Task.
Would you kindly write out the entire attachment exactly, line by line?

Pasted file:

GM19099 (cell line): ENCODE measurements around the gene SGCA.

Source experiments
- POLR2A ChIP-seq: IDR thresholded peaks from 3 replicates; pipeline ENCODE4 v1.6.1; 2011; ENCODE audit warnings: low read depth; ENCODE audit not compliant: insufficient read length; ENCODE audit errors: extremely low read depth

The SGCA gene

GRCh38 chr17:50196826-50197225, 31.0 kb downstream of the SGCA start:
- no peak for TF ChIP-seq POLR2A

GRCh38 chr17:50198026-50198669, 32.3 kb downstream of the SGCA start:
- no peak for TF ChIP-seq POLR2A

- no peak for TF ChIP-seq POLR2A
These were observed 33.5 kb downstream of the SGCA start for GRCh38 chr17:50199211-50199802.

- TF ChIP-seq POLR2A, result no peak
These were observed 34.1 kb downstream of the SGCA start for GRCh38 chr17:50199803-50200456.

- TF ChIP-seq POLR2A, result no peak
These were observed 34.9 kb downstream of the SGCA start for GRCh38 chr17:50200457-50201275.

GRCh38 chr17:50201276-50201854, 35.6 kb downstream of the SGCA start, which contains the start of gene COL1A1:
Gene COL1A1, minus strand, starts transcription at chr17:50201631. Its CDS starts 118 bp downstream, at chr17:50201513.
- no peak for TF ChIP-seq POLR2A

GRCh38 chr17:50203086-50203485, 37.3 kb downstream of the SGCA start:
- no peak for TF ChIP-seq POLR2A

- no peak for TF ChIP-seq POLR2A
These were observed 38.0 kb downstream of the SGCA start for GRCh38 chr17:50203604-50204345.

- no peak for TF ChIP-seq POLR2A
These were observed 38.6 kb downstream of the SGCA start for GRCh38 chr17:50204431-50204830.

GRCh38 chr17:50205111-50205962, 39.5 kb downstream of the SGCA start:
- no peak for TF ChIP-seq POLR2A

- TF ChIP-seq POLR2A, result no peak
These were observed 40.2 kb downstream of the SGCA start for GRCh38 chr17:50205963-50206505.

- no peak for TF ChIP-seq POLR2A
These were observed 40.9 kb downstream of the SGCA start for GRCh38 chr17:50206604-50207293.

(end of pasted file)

GM19099 (cell line): ENCODE measurements around the gene SGCA.

Source experiments
- POLR2A ChIP-seq: IDR thresholded peaks from 3 replicates; pipeline ENCODE4 v1.6.1; 2011; ENCODE audit warnings: low read depth; ENCODE audit not compliant: insufficient read length; ENCODE audit errors: extremely low read depth

The SGCA gene

GRCh38 chr17:50196826-50197225, 31.0 kb downstream of the SGCA start:
- no peak for TF ChIP-seq POLR2A

GRCh38 chr17:50198026-50198669, 32.3 kb downstream of the SGCA start:
- no peak for TF ChIP-seq POLR2A

- no peak for TF ChIP-seq POLR2A
These were observed 33.5 kb downstream of the SGCA start for GRCh38 chr17:50199211-50199802.

- TF ChIP-seq POLR2A, result no peak
These were observed 34.1 kb downstream of the SGCA start for GRCh38 chr17:50199803-50200456.

- TF ChIP-seq POLR2A, result no peak
These were observed 34.9 kb downstream of the SGCA start for GRCh38 chr17:50200457-50201275.

GRCh38 chr17:50201276-50201854, 35.6 kb downstream of the SGCA start, which contains the start of gene COL1A1:
Gene COL1A1, minus strand, starts transcription at chr17:50201631. Its CDS starts 118 bp downstream, at chr17:50201513.
- no peak for TF ChIP-seq POLR2A

GRCh38 chr17:50203086-50203485, 37.3 kb downstream of the SGCA start:
- no peak for TF ChIP-seq POLR2A

- no peak for TF ChIP-seq POLR2A
These were observed 38.0 kb downstream of the SGCA start for GRCh38 chr17:50203604-50204345.

- no peak for TF ChIP-seq POLR2A
These were observed 38.6 kb downstream of the SGCA start for GRCh38 chr17:50204431-50204830.

GRCh38 chr17:50205111-50205962, 39.5 kb downstream of the SGCA start:
- no peak for TF ChIP-seq POLR2A

- TF ChIP-seq POLR2A, result no peak
These were observed 40.2 kb downstream of the SGCA start for GRCh38 chr17:50205963-50206505.

- no peak for TF ChIP-seq POLR2A
These were observed 40.9 kb downstream of the SGCA start for GRCh38 chr17:50206604-50207293.